Digital2Law guest post: 10 ways to limit your liability in case of a security breach (part II)

Threats and data breaches are so frequent these days. Companies are facing so much uncertainties and wish to learn how to face them better, faster & smarter. Digital2Law has prepared a list of 10 ways for companies to protect themselves when facing a potential breach, in relation with their end-users or commercial partners. First ones were shared in an article here and below are the rest of them.

6. Establish clear time limits for liability to arise

Depending on the type of relationship between the parties to an agreement, the interval during which liability can be claimed may differ. In a typical beneficiary – service provider type of relationship, liability is usually limited to the duration of the agreement between the parties, with an additional period after the agreement is terminated in case of works or services that are subject to warranty periods (either as provided by the law or agreed contractually between the parties). If the service being provided under the agreement is the implementation of a technical (hardware or software) infrastructure, the liability could also be extended to any period during which the provider offers maintenance and/or support services to the beneficiary, which directly relate to the proper functioning of the delivered infrastructure. In any case, limitation of liability should be construed not only from the point of view of the object it refers to, but also in respect of the time during which it can be claimed.

7. Have a standard security procedure that applies to most of your customers / commercial partners

If your activity is somewhat similar in terms of services or products provided to end users or customers, then it might be a good idea to draft a structured set of principles that apply to each of the agreements signed with other parties. Some of the aspects that should be included are: information about the security standards and procedures used to store information securely; a list of the people in your company that have access to information related to the client/user about the execution of the agreement; a detailed set of steps which will be taken in case of a security breach, including (if needed) any input from the client/user to limit the potential negative effects of a security breach. This will allow you to achieve a minimum response time, since your internal security team will know how to approach each issue following at least the same general standard steps.

8. Report breaches to the client and/or the authorities

You must consider informing the other party to an agreement if a security breach connected to the agreement has occurred. Some jurisdiction may also legally require an entity which is aware that a security breach affecting its service has occurred, to inform its clients or users; in this case, the relevant pieces law also provide details about what information the other party should be made aware of (such as: estimated date of breach; summary of the incident; information related to the receiving party that may have been affected by the breach; steps which have been taken to limit the breach; recommended actions to be taken by the receiving party in order to further secure their information). Apart from these contractual or legal obligations, in some cases you may need to also notify the authorities responsible for personal data processing or other information technology aspects, especially if your activity is connected to national security objectives, or refers to the functioning of industry standards.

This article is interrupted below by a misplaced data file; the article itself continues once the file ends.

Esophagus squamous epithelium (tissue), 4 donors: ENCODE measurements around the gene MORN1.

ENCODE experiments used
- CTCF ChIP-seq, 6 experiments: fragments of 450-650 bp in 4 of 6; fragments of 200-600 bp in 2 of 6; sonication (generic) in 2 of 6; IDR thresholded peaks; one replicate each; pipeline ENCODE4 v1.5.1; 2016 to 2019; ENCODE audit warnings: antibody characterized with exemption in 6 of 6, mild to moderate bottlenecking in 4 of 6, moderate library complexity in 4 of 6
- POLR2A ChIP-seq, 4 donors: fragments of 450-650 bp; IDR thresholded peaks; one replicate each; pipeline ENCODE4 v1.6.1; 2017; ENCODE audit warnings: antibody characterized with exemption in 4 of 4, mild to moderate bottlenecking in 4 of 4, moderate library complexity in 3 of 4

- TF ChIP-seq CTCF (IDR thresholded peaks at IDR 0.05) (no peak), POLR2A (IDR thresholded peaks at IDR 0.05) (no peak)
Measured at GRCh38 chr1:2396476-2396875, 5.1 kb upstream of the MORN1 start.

9. Limit the possibility of contract termination

Some clients might push for contract termination in cases where security breaches could affect their own services or contractual relationships with end users. If this is the case, make a case for both how economically inefficient would be for them to change your company with another service provider on the go, and provide additional reinforcements on steps you will take in case of security breach. It is also common practice in some industries to provide different levels of customer support – including in cases of security breaches -, with some clients being serviced with priority depending on the revenue generated for the company. In any case, you should attempt to always avoid allowing contract termination as this would affect your cashflow on the short term, and market image on the medium to long term.

10. Be pro-active about your liability in case of security breaches

It is easier to fend off than it is to do patchwork when a problem arises, and security breaches are no different. Some pro-active measures that you can take to limit your liability include: regularly updating any security breaches procedures and policies you have in place to reflect any changes to services you may have effected; training your employees and collaborators regularly about both technical and legal standards in place that should be abided by in case of security breaches; contracting a cybersecurity liability insurance policy; designing products and services that have in-built security from the get-go, that will limit the potential of a security breach arising.
Digital2Lawis the go-to flexible and affordable legal partner for entrepreneurs, startups and companies building tech products and proprietary technology, and a network of experts & know-how adapted to the current and future state of the workplace.

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